This story was adapted from an episode of New Hampshire Public Radio's podcast Outside/In. Listen to it here:
Each autumn, foliage-starved urbanites are treated to a spectacle of color as the fan-shaped leaves of the ginkgo trees lining their streets turn a brilliant shade of gold. But the treat comes at a cost: When the female ginkgo trees shed their leaves and berries, they rot and emit a stench often likened to dirty gym socks, vomit, or poop.
Can you smell it? It's that time again for the ginkgo trees to start blooming and for downtown to smell like boiled egg farts. 🌳💨
— Subway Joyride (@SubwayJoyride) May 27, 2016
The ginkgo tree has owned this bad smell for millennia. Like the horseshoe crab, elephant shark, and cockroach, the ginkgo is a living fossil, meaning it has existed virtually unchanged for over 200 million years. Botanists theorize that the rancid smell of the ginkgo berries came to be because it actually attracted dinosaurs to consume (and later discharge) the berries, helping to spread the seeds. Today, that famous ginkgo stink is an annual reminder that fall has officially arrived.
So if ginkgo trees are such a colossal pain in the nostrils, why are urban foresters still planting them?
The answer to this question lies in why we started planting the trees in the first place. In the early 19th century in London, coal pollution was so thick you could see it. Respiratory illness spiked, decreased visibility was causing more traffic accidents, and the smog wreaked havoc on city trees. But the ornamental ginkgo trees (brought over from Asia and planted in London's botanical gardens) continued to thrive. Thus, the ginkgo gained a reputation in industrial Europe for being a hardy tree that could withstand the stresses of city life.
And city life is stressful: According to the U.S. Forest Service, the average life expectancy of trees planted in a city's downtown is 10 years. That's much shorter than the average lifespan of nonurban trees, which can range anywhere from 50-400 years, depending on the species. A ginkgo, on the other hand, can live hundreds of years in a city. Not only can it hold its own against air pollution, but it stands strong in the face of soil compaction, pests, disease, salt, wind, cold, drought, fire, and even nuclear blasts.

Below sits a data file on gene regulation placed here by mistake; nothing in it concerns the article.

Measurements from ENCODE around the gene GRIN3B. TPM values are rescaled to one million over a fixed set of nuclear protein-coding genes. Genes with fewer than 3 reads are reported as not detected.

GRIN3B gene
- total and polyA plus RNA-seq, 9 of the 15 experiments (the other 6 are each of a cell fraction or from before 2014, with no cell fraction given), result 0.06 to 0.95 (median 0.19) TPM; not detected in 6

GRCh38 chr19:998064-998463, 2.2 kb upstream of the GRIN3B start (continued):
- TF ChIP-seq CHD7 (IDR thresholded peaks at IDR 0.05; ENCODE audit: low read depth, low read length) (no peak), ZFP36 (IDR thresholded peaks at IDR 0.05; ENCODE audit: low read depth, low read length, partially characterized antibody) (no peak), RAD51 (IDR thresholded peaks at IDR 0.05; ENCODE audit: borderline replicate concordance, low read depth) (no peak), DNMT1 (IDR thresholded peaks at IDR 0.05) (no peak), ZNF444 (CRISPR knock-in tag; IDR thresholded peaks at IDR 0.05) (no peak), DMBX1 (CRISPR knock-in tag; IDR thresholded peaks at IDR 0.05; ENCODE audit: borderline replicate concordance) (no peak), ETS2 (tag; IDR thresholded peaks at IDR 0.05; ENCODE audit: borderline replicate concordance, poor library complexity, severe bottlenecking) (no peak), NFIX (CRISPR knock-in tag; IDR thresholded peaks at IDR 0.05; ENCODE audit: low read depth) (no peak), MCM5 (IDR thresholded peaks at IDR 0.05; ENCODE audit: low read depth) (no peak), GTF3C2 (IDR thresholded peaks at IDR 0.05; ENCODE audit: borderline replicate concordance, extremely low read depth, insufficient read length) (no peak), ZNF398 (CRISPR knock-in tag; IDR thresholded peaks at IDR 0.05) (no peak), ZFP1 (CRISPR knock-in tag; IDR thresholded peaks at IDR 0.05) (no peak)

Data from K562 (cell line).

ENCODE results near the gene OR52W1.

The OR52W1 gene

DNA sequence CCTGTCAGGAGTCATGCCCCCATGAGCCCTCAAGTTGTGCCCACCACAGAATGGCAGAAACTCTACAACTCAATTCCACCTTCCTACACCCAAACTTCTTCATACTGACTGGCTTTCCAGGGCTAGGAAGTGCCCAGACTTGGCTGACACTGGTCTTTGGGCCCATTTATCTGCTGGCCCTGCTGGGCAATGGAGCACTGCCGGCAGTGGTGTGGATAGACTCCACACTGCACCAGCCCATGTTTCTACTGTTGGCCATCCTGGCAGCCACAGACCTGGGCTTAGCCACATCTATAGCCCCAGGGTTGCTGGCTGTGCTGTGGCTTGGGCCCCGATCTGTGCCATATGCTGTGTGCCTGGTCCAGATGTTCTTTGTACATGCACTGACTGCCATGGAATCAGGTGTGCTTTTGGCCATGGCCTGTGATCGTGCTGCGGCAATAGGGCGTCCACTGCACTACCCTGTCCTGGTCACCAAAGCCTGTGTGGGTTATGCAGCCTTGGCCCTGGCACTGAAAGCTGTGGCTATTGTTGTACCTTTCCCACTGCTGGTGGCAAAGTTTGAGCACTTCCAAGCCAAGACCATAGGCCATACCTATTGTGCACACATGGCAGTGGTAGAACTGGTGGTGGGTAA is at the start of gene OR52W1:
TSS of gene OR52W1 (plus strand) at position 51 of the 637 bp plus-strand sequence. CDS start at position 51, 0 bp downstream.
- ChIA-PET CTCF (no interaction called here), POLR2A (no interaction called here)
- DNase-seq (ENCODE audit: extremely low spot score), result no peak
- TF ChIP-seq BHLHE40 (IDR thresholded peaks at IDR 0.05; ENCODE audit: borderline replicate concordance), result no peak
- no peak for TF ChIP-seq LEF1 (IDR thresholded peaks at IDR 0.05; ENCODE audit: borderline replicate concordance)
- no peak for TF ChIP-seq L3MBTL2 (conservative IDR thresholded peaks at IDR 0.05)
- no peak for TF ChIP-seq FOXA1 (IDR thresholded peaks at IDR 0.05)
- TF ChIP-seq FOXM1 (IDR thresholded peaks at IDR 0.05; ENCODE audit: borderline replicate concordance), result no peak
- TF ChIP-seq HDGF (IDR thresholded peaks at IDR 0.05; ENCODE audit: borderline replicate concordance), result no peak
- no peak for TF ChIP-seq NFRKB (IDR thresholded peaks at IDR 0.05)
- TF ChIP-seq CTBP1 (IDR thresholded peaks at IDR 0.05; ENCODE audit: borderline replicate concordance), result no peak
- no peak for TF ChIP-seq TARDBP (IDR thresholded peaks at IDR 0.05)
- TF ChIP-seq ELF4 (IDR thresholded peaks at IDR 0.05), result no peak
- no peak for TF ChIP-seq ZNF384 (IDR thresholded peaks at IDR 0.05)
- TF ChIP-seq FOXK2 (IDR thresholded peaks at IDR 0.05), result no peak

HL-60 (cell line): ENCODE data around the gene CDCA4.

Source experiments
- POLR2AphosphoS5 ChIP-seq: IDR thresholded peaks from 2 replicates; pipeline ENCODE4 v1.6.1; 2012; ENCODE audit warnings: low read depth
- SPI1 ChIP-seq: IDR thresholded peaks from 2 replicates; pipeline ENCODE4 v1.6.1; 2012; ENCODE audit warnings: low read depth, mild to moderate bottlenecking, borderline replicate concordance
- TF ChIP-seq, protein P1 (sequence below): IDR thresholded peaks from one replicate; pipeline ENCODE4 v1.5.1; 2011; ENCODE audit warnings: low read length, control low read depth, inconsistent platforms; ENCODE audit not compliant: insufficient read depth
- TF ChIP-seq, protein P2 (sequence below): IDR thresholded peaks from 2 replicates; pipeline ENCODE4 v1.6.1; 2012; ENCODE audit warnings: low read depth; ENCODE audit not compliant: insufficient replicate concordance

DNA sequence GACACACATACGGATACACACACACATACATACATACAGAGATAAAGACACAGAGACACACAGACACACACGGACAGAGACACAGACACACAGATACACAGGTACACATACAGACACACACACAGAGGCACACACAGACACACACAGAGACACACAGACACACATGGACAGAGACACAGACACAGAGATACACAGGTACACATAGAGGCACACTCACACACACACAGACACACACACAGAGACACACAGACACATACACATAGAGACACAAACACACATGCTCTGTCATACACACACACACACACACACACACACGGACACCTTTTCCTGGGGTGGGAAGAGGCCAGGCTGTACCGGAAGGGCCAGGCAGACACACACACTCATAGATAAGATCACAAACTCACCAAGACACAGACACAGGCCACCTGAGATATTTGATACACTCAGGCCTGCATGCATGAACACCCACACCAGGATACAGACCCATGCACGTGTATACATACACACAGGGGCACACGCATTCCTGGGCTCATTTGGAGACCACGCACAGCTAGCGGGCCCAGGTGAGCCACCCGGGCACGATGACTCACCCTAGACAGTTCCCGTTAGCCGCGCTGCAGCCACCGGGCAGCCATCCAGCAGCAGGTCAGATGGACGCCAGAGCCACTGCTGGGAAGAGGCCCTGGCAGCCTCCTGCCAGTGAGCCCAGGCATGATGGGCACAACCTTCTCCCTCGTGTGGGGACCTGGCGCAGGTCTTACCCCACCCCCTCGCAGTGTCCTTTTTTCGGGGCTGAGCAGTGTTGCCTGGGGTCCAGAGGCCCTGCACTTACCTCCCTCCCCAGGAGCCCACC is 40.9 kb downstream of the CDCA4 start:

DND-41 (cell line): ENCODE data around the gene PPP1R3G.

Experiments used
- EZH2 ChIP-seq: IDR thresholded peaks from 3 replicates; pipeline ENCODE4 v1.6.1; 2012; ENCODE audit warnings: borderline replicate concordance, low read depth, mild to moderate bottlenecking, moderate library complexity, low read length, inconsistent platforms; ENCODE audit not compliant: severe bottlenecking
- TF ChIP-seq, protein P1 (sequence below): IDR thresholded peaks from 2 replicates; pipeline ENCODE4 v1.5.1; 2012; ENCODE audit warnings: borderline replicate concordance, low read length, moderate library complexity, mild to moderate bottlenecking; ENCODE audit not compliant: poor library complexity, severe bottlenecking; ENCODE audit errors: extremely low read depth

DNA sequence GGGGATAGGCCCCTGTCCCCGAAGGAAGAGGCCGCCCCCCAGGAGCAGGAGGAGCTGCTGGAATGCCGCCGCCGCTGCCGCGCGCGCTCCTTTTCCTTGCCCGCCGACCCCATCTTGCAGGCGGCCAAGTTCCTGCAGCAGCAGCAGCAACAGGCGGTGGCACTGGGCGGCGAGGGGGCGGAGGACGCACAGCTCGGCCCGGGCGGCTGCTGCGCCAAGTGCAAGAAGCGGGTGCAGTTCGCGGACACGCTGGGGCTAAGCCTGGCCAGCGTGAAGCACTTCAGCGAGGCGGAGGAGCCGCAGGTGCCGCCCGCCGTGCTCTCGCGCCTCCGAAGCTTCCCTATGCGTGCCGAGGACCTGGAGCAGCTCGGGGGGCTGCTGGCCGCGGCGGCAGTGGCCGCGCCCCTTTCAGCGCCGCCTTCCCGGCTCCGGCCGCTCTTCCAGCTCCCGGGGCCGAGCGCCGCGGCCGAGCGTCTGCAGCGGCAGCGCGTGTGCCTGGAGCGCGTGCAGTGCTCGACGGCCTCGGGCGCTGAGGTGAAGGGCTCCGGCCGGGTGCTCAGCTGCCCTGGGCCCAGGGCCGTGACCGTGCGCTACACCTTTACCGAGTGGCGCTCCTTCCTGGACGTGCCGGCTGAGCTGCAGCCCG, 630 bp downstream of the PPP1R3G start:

"I know of many instances here in the city where people are dumping their cleaning agents into tree beds and the ginkgo fights through it," says Navé Strauss, director of street tree planting for New York City Department of Parks and Recreation. According to its last tree census, published in 2007, the ginkgo ranked in the top 10 for most common street trees in New York City. They're not only great at resisting disease, but their branch structure, which tends to include a single dominant trunk, makes them very easy to prune, says Strauss. This means planting a ginkgo also results in lower maintenance costs over the years.
When the female ginkgo trees shed their leaves and berries, they rot and emit a stench often likened to dirty gym socks, vomit, or poop.
Trees do great things for cities—they beautify neighborhoods, reduce traffic speeds, increase walkability, reduce crime, and increase spending and property values. But despite ginkgoes' low-cost and low-maintenance lifestyle, grumbling over its stink continues. Cities have tried a number of strategies to curb the smell over the years, some more successful than others. For years, residents in Washington, D.C., took it upon themselves to shake the offending berries from the trees before they ripened, an effective tactic, provided people actually did it. In the 1980s, the District Department of Transportation came up with a more efficient method—Sprout Nip, an herbicide that, when applied to female ginkgoes in the spring, halts fruit development. This method doesn't rely on unpaid citizens doing their part, but it isn't foolproof. An ill-timed rainstorm can wash off the herbicide, and it costs the city approximately $80,000 annually. D.C. residents can also petition to have a female ginkgo tree removed from a block, but at least 60 percent of the block must agree with the removal.